Let In The Air

in 7th Odessa International Film Festival

by Alexey Gusev

Paul Klee once described the process of artistic creation thus: the artist takes some phenomenon and analyses it. During this analysis he dissects the phenomenon in order to reach its essence. Then he organizes his work according to the number of sections. Of course, it sounds like a simple plan, but quite difficult for a job description. Firstly, because the above-mentioned number of sections is hard to calculate, you need to have a flair for the essence, an intuitive feeling, like an ear for the music – in short, you need talent. But there is a second point, too: very few modern artists understand that artistic method and essence of the material must be equal in measure. One half makes a single (or at most two) sections and hopes to discover instantly the whole plenitude of reality; the other half, on the contrary, makes as many sections as possible, with a lot of stylistic ploys, only to tell some plain and scanty idea. Of course, such inadequacy is found in the first instance among beginners and particularly among young filmmakers. But the first paintings or poems are not necessary smaller than mature works, and first films are usually shorts; at the short distance this inadequacy is generally much more obvious and therefore an impediment. But if there are adequacy and balance in a short film, it instantly stands out from the others. One could call the effect as “harmony” or “symmetry”, or use some other beautiful and lofty word; I would like to call it “elegance”. Especially if these sections work not only as joints, but as some kind of ventiduct, too, and form a well-proportioned structure as well as allowing freedom of understanding. The impression of such a film could be compared to some feminine silhouette full of grace and exility; this elegance is akin to air. Iryna Tsylik’s short film Home (?i?) is such an elegant film.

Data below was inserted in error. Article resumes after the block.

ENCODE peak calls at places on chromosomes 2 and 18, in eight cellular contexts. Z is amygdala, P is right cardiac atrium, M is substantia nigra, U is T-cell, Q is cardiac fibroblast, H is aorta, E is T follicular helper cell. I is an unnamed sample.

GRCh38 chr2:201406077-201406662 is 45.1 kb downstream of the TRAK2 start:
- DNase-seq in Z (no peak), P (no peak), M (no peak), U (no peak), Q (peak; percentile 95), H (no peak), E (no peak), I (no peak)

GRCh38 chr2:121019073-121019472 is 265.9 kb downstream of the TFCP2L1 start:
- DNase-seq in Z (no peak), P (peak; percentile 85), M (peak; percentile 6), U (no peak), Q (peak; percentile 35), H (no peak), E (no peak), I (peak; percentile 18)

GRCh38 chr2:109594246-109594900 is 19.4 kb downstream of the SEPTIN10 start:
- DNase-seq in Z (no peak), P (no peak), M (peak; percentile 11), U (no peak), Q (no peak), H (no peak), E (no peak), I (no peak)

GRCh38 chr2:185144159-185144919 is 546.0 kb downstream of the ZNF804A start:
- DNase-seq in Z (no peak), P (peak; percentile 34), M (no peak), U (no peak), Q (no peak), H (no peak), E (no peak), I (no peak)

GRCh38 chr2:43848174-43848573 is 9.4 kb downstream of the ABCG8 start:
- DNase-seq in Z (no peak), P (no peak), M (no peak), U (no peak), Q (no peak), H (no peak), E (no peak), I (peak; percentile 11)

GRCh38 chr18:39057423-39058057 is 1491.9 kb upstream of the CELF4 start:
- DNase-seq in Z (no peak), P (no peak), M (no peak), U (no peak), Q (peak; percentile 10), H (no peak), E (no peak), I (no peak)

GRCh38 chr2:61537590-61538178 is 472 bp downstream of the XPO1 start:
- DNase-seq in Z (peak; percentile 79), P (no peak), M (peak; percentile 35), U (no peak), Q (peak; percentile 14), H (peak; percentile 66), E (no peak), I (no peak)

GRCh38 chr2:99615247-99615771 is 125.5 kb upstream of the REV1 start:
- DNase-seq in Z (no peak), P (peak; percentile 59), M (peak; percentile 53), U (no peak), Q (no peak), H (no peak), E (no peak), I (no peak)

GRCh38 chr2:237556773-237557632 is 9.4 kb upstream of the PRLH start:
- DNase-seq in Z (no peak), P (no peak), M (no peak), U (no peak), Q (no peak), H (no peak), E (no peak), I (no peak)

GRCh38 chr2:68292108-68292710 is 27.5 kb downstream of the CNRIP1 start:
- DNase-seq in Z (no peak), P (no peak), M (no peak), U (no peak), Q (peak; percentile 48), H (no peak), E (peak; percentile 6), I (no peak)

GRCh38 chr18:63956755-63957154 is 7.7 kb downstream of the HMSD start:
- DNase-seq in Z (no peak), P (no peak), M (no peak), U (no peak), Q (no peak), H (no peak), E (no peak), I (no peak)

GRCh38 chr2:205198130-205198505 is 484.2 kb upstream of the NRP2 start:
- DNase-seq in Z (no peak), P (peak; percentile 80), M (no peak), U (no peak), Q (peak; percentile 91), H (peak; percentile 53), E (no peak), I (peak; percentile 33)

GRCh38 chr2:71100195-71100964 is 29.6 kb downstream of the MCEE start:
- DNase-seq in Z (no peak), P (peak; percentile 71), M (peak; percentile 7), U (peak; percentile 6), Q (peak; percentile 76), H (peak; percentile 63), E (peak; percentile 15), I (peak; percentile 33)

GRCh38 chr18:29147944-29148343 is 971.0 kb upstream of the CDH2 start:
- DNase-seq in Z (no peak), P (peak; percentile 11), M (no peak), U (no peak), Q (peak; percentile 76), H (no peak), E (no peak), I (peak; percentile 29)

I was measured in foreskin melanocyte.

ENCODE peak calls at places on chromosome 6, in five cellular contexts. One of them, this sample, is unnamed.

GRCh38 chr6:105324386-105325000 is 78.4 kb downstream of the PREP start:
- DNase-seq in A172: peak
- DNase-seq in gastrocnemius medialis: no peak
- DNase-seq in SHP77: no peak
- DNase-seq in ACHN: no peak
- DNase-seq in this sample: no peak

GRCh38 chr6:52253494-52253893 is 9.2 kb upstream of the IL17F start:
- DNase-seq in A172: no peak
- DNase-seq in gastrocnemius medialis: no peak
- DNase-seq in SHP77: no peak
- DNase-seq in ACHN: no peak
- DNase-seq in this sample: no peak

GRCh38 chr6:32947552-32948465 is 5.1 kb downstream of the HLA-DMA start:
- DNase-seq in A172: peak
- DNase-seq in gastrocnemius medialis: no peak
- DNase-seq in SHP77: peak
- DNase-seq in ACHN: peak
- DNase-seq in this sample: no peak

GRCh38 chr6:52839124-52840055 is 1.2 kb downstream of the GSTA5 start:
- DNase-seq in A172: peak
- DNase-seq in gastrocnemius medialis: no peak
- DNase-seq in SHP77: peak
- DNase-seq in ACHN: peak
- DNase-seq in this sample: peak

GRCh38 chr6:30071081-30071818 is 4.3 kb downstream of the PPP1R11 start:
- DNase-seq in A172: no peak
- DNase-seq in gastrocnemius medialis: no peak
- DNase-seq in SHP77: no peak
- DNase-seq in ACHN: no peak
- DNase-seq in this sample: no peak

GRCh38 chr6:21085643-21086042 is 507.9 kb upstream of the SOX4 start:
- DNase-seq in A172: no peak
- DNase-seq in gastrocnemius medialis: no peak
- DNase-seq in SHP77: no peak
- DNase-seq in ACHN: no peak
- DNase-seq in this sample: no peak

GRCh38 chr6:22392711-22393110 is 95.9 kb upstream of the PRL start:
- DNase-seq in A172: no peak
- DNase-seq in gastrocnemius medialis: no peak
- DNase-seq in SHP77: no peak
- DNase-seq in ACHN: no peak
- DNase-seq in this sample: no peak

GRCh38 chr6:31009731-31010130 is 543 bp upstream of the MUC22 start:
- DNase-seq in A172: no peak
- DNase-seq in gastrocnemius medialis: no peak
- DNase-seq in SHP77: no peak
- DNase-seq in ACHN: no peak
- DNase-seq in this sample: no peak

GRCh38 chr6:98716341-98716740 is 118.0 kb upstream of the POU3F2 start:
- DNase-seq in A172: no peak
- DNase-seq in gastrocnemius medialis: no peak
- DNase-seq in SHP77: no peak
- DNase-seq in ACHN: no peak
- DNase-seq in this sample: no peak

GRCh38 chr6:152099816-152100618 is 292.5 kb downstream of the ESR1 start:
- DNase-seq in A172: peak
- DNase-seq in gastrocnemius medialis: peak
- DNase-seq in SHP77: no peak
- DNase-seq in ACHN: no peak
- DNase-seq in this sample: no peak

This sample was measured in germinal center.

Its plot is quite simple. A couple is on the run and hides in a hut somewhere in a wilderness; but it’s a hut only from the outside: inside it’s a well-furnished city apartment, with exquisite statuettes, refined chairs etc. Scene by scene, they enter and leave their habitation: every time they are outside, it’s a hut, their clothes are poor and shabby; and every time they are inside, it’s an apartment, and their clothes are graceful and beautiful. At last, a troop arrives (the plot has some specific historical background, but it’s not vital), a skirmish takes place outside the hut – filmed in one long and complicated shot –, and the couple perishes. But then they still peacefully sit in the city room, and the troop enters the hut (this is the first time we see it from inside as a hut) and finds there only desolation without any trace of human life. There is not even an angel who would proclaim something like “why do you look for the living among the dead?” Although that angel could well be there.

One can read the film as a parable about inner and outer lives; one can interpret the end as a happy one (they are alive and away from the aggressors) or as an unhappy one (they are dead and the apartment is just a memory of a dream) – depending on the meaning of the word “fact”; one can consider the historical background as important (the film is a metaphor for a specific period from Ukrainian history) or not (the troop and the pursuit are just generalized images), and so on. All these possible interpretations are not the result of vagueness (as is usually the case); on the contrary, they stem from the delicate structure that positively defines everything that has to be defined and leaves the rest at the discretion of the viewer. It’s not just about a sense of rhythm and colour, acting, the logic of decoupage – though all of that is present here in quite a perfect way. The point is the delicate equilibrium between what to say and what to conceal: the amount of air that is let into the film’s narration. The artist doesn’t have to show us the framework s/he found, the skeleton of the phenomenon; quite often it lies beyond any possible aesthetic scope. The artist doesn’t have to show us the sections s/he makes – they belong in his/her workshop and are not assigned a profane look. The ultimate result lets us know – or feel – the accuracy of the artist’s work. It’s the air we breathe which the artist lets in while dissecting reality; the air that permeates the silhouette of the film and makes it elegant.

Edited by Birgit Beumers